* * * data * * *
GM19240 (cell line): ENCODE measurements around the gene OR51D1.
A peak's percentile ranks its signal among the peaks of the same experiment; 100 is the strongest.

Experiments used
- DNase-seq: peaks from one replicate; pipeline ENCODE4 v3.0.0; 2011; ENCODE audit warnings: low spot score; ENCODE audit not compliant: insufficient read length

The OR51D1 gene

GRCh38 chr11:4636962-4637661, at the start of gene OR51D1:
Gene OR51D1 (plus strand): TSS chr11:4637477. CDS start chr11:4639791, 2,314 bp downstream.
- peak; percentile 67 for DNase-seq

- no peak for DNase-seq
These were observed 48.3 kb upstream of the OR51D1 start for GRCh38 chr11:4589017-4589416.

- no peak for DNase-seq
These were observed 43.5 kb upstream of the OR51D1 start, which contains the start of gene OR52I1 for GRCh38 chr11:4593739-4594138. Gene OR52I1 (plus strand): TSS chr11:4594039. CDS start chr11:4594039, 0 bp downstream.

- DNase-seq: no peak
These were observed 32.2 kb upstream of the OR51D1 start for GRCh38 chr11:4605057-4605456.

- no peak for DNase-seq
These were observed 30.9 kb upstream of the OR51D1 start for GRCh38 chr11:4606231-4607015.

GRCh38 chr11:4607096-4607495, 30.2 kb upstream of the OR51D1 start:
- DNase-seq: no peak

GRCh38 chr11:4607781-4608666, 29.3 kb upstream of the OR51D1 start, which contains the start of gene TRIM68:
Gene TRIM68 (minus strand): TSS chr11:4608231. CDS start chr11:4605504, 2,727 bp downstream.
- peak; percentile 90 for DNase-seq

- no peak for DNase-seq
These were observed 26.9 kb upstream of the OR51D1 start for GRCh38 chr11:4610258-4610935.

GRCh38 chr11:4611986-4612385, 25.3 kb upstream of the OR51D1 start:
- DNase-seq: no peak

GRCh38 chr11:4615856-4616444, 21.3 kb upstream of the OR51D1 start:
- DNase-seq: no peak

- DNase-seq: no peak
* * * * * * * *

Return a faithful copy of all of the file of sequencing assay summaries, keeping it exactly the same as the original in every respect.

GM19240 (cell line): ENCODE measurements around the gene OR51D1.
A peak's percentile ranks its signal among the peaks of the same experiment; 100 is the strongest.

Experiments used
- DNase-seq: peaks from one replicate; pipeline ENCODE4 v3.0.0; 2011; ENCODE audit warnings: low spot score; ENCODE audit not compliant: insufficient read length

The OR51D1 gene

GRCh38 chr11:4636962-4637661, at the start of gene OR51D1:
Gene OR51D1 (plus strand): TSS chr11:4637477. CDS start chr11:4639791, 2,314 bp downstream.
- peak; percentile 67 for DNase-seq

- no peak for DNase-seq
These were observed 48.3 kb upstream of the OR51D1 start for GRCh38 chr11:4589017-4589416.

- no peak for DNase-seq
These were observed 43.5 kb upstream of the OR51D1 start, which contains the start of gene OR52I1 for GRCh38 chr11:4593739-4594138. Gene OR52I1 (plus strand): TSS chr11:4594039. CDS start chr11:4594039, 0 bp downstream.

- DNase-seq: no peak
These were observed 32.2 kb upstream of the OR51D1 start for GRCh38 chr11:4605057-4605456.

- no peak for DNase-seq
These were observed 30.9 kb upstream of the OR51D1 start for GRCh38 chr11:4606231-4607015.

GRCh38 chr11:4607096-4607495, 30.2 kb upstream of the OR51D1 start:
- DNase-seq: no peak

GRCh38 chr11:4607781-4608666, 29.3 kb upstream of the OR51D1 start, which contains the start of gene TRIM68:
Gene TRIM68 (minus strand): TSS chr11:4608231. CDS start chr11:4605504, 2,727 bp downstream.
- peak; percentile 90 for DNase-seq

- no peak for DNase-seq
These were observed 26.9 kb upstream of the OR51D1 start for GRCh38 chr11:4610258-4610935.

GRCh38 chr11:4611986-4612385, 25.3 kb upstream of the OR51D1 start:
- DNase-seq: no peak

GRCh38 chr11:4615856-4616444, 21.3 kb upstream of the OR51D1 start:
- DNase-seq: no peak

- DNase-seq: no peak